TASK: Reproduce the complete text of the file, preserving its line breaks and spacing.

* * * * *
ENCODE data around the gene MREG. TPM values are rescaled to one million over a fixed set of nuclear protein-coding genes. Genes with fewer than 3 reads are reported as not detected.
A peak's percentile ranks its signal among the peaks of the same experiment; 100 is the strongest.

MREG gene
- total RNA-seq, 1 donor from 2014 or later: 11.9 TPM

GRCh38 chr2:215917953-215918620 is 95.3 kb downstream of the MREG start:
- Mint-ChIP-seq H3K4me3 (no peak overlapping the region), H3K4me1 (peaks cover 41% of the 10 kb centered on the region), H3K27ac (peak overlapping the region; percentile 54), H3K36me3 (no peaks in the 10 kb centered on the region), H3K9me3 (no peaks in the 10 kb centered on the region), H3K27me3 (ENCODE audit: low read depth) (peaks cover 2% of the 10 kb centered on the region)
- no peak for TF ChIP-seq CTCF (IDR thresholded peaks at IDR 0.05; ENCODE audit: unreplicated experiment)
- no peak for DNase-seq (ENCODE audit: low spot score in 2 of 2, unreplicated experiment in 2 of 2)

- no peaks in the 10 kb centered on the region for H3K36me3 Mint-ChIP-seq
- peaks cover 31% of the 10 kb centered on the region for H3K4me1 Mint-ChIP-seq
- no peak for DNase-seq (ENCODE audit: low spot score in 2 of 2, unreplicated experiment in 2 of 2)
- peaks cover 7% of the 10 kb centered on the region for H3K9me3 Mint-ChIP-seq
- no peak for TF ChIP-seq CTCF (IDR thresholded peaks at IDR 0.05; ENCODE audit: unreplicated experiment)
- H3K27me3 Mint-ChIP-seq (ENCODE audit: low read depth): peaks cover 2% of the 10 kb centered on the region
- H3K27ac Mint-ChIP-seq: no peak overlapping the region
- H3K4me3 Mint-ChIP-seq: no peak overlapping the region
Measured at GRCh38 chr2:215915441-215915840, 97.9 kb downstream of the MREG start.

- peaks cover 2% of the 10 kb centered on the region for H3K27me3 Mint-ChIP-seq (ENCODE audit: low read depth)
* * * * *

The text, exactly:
ENCODE data around the gene MREG. TPM values are rescaled to one million over a fixed set of nuclear protein-coding genes. Genes with fewer than 3 reads are reported as not detected.
A peak's percentile ranks its signal among the peaks of the same experiment; 100 is the strongest.

MREG gene
- total RNA-seq, 1 donor from 2014 or later: 11.9 TPM

GRCh38 chr2:215917953-215918620 is 95.3 kb downstream of the MREG start:
- Mint-ChIP-seq H3K4me3 (no peak overlapping the region), H3K4me1 (peaks cover 41% of the 10 kb centered on the region), H3K27ac (peak overlapping the region; percentile 54), H3K36me3 (no peaks in the 10 kb centered on the region), H3K9me3 (no peaks in the 10 kb centered on the region), H3K27me3 (ENCODE audit: low read depth) (peaks cover 2% of the 10 kb centered on the region)
- no peak for TF ChIP-seq CTCF (IDR thresholded peaks at IDR 0.05; ENCODE audit: unreplicated experiment)
- no peak for DNase-seq (ENCODE audit: low spot score in 2 of 2, unreplicated experiment in 2 of 2)

- no peaks in the 10 kb centered on the region for H3K36me3 Mint-ChIP-seq
- peaks cover 31% of the 10 kb centered on the region for H3K4me1 Mint-ChIP-seq
- no peak for DNase-seq (ENCODE audit: low spot score in 2 of 2, unreplicated experiment in 2 of 2)
- peaks cover 7% of the 10 kb centered on the region for H3K9me3 Mint-ChIP-seq
- no peak for TF ChIP-seq CTCF (IDR thresholded peaks at IDR 0.05; ENCODE audit: unreplicated experiment)
- H3K27me3 Mint-ChIP-seq (ENCODE audit: low read depth): peaks cover 2% of the 10 kb centered on the region
- H3K27ac Mint-ChIP-seq: no peak overlapping the region
- H3K4me3 Mint-ChIP-seq: no peak overlapping the region
Measured at GRCh38 chr2:215915441-215915840, 97.9 kb downstream of the MREG start.

- peaks cover 2% of the 10 kb centered on the region for H3K27me3 Mint-ChIP-seq (ENCODE audit: low read depth)